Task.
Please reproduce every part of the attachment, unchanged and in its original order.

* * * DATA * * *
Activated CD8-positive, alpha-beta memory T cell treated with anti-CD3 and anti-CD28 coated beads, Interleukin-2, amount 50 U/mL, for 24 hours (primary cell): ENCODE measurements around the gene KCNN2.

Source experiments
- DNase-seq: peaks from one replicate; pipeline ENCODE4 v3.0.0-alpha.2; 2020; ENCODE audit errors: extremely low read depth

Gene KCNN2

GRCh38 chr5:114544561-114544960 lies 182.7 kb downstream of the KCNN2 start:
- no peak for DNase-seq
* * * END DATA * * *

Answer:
Activated CD8-positive, alpha-beta memory T cell treated with anti-CD3 and anti-CD28 coated beads, Interleukin-2, amount 50 U/mL, for 24 hours (primary cell): ENCODE measurements around the gene KCNN2.

Source experiments
- DNase-seq: peaks from one replicate; pipeline ENCODE4 v3.0.0-alpha.2; 2020; ENCODE audit errors: extremely low read depth

Gene KCNN2

GRCh38 chr5:114544561-114544960 lies 182.7 kb downstream of the KCNN2 start:
- no peak for DNase-seq